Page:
Sunday, August 22, 2010

Winterfest Ham Radio Festival in Sydney

Dropped in to Winterfest today. It was a stunning day and I took a few shots with the HTC Desire. Here's the Home Brew table where I displayed a "Retro 75".

Home brew table.jpg

There was lots of electronics on sale at crazy prices, all I came back with were some nice little SMA cables for $2 each (I recently paid $17 for one so that was a bargain for me).


Here's a look around the room including the morse key display.

Thanks to the organisers for a very professional setup.

Wednesday, August 11, 2010

Some thoughts on broadband policies

I had a chance to chat about the broadband policies of the government and the coalition this morning on ABC Radio National. You can hear it here.

At the end I had an opportunity to mention a few technology policies that are missing from the current debate including:

  • Net neutrality
  • Government 2.0
  • Open Source in Government
  • Electronic text books for schools

Tony Abbott is my local member, if he comes door knocking I've got a few ideas for him..

Sunday, August 08, 2010

Uniwave DRM receiver

Digital Radio Mondiale is the digital radio system for short wave. There are few broadcasters and even fewer receivers. Here's one of them that's available locally:

The video shows reception of Radio New Zealand International (RNZI). (One of my kids came in at one point to ask if "Seven periods with Mr Gormsby" was on the radio).

Kindly loaned to me for evaluation by the fine folks at Radio Australia, I've had the Uniwave receiver for a few months and while fun to play with, especially "expert mode" you see in the video above, there's not much to listen to.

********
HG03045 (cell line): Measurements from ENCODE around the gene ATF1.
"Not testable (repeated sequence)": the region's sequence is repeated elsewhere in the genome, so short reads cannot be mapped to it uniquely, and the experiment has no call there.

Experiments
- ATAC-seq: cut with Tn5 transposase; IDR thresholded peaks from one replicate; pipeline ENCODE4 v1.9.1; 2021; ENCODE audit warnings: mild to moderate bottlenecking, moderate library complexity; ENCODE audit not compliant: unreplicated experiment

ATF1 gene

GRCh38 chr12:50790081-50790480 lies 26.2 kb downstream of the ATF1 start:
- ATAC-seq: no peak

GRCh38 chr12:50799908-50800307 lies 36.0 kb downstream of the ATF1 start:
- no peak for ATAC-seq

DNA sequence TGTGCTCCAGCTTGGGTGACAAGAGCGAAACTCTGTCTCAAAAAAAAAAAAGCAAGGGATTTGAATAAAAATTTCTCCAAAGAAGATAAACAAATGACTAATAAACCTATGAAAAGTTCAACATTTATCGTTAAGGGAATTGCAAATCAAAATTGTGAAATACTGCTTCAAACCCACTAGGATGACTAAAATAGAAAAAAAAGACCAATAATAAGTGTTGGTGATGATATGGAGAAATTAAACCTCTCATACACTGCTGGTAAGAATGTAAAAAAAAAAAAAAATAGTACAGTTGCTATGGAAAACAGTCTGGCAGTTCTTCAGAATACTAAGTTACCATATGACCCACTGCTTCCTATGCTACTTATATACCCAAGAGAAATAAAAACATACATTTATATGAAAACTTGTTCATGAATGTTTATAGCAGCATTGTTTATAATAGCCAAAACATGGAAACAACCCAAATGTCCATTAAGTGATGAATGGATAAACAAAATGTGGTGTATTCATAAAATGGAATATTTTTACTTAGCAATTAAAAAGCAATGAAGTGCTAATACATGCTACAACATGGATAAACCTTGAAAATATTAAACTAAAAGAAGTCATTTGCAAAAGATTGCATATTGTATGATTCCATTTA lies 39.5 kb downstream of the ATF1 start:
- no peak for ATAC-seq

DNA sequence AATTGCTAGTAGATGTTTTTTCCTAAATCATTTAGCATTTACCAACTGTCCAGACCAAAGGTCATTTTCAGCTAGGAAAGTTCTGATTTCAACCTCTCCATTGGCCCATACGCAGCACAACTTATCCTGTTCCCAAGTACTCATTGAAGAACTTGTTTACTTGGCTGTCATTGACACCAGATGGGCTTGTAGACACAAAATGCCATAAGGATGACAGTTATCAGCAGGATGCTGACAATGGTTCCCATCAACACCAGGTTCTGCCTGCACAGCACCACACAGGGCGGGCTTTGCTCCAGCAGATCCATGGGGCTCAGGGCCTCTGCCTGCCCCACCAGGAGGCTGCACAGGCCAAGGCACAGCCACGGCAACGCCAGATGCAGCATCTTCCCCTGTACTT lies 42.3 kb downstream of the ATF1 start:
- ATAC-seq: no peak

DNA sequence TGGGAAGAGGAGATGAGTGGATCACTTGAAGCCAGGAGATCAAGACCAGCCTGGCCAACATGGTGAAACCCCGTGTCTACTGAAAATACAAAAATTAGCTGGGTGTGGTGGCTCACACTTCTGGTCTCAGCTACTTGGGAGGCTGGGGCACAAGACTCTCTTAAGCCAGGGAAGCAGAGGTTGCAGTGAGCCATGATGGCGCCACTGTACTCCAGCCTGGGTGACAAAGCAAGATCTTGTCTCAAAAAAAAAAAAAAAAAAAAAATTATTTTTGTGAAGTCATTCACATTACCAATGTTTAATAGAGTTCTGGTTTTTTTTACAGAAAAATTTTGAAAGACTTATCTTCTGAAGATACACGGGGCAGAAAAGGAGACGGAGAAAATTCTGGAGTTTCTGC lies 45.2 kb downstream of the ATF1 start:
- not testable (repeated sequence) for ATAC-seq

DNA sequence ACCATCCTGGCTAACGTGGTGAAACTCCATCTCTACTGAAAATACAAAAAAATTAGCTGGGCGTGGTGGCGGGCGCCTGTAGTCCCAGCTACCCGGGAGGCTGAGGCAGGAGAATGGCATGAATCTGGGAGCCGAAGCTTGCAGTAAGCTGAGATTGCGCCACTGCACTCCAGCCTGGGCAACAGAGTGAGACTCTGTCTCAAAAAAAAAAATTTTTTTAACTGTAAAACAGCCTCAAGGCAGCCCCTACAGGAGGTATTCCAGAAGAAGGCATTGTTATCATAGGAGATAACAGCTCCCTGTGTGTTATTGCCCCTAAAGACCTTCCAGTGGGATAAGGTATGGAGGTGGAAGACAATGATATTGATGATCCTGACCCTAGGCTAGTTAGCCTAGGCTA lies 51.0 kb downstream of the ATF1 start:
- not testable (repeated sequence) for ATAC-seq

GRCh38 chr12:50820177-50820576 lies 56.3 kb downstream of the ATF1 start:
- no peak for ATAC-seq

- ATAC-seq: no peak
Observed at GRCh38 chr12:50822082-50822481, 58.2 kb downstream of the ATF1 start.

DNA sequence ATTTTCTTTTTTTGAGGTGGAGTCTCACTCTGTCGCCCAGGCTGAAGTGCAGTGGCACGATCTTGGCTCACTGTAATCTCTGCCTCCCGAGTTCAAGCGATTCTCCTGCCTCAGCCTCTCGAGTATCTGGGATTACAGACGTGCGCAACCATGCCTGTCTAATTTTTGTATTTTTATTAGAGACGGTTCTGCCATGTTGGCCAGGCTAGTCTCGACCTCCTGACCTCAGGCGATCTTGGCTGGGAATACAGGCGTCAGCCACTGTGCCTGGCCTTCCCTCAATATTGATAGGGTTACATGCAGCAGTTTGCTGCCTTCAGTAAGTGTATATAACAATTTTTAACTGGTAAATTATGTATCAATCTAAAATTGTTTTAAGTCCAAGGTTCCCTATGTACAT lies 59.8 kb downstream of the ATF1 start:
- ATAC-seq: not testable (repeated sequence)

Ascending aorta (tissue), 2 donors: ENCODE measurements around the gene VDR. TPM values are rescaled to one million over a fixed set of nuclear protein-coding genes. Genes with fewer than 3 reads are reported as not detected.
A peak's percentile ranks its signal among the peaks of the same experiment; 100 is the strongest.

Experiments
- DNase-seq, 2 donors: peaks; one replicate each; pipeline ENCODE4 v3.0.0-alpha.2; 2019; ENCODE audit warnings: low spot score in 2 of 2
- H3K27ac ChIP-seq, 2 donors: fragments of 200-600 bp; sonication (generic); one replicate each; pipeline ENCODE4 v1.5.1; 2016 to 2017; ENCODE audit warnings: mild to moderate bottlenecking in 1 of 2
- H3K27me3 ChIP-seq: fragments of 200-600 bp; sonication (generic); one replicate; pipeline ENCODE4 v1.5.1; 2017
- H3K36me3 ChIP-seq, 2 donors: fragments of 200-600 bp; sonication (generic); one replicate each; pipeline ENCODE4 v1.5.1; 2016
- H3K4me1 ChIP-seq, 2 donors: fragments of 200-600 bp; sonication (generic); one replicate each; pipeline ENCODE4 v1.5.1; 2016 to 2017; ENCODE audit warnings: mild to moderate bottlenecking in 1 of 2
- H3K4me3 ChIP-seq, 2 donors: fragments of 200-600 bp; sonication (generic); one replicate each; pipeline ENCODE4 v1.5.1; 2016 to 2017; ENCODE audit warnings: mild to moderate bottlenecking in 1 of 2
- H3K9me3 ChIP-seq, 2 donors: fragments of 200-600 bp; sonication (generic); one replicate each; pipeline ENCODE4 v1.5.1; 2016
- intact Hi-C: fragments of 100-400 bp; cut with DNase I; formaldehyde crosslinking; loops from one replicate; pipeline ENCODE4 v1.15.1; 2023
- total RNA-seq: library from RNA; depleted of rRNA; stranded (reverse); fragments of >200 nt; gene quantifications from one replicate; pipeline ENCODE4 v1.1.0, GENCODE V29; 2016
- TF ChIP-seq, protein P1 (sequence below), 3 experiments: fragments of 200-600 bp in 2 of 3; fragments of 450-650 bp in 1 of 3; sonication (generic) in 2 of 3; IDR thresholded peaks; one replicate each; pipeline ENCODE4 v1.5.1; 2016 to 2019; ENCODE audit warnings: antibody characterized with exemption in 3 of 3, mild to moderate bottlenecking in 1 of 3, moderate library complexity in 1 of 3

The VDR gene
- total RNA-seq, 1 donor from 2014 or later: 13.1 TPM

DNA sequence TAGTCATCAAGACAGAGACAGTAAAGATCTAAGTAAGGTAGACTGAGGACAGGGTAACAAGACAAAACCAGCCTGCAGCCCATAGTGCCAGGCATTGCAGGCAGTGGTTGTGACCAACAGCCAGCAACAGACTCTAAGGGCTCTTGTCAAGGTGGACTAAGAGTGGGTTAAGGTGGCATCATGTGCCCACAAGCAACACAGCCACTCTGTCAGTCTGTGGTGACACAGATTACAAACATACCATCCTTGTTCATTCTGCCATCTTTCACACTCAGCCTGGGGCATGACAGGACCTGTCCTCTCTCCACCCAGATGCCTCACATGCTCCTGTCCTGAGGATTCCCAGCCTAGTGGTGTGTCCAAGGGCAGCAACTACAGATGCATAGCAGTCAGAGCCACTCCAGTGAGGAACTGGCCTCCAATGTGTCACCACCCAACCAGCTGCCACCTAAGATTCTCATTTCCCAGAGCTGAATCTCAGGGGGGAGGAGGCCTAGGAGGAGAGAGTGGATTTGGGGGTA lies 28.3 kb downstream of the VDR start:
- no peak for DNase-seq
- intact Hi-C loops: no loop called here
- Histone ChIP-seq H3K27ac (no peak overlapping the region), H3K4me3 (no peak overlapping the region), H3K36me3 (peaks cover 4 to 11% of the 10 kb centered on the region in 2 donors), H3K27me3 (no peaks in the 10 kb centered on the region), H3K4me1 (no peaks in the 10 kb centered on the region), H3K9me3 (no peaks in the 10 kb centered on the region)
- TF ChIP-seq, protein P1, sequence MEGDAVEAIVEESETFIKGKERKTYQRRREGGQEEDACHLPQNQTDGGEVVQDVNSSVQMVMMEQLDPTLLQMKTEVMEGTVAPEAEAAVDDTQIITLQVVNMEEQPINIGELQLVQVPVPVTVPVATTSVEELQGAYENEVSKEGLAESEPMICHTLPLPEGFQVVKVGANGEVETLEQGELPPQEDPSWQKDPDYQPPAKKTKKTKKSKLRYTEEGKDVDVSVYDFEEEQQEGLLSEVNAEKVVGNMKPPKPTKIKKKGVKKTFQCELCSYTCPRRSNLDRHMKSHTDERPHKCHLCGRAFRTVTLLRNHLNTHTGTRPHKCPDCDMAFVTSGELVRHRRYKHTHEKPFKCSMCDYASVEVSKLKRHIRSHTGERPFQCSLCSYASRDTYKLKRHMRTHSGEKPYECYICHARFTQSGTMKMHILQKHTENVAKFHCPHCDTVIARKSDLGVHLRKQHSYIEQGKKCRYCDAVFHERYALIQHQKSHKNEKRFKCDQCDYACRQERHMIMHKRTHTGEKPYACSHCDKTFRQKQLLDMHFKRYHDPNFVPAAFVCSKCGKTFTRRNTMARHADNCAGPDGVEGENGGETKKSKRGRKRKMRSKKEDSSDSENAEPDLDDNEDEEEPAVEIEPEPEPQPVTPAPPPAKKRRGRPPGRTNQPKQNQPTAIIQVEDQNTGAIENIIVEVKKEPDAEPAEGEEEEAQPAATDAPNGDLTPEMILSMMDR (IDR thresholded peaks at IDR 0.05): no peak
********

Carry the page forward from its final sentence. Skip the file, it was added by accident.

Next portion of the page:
The Uniwave 100 DRM receiver is available locally but I honestly can't recommend it for Australian users.

In the heart of Europe it is probably a different deal and the features of DRM seem compelling, but here in the Pacific I'd stick with an analog receiver for battery life alone.

Having said that, the "expert mode" display is fantastic.

Pico life e-book reader W960 review

Why would I need an ebook reader when I already have an iPad? The iPad is a fantastic device and works wonderfully indoors, but I wouldn't take it to the beach and it's not too good even in normal outdoor light.

Officeworks are now selling a range of ebook readers and today I plunked down $238 for the Pico W960.

pico front on table.jpg

E-ink screen, superior to the old Sony one I've had for years. 2GB of internal storage and a slot for an SD card (not micro SD as the box says by the way). 800 x 600px, support for text, pdf, epub, html, unicode text, lrc, pdb, fb2 and wtxt.

It also plays music in mp3, wma, ape, flac and aac formats.

The best feature is the e-ink display seen here in direct sunlight:

pico sunlight.jpg

Opening an epub book, like the one above takes an intermidable 15 seconds so you'll be looking at this a bit:

pico please wait.jpg

(That's an epub book I purchased from O'Reilly and it works just fine).

Page turn speed is typical for e-ink displays. You change pages either with the four-way rocker on the front or with the up down buttons on the back - this is a great feature and saves putting little buttons on the edge that get clicked by accident.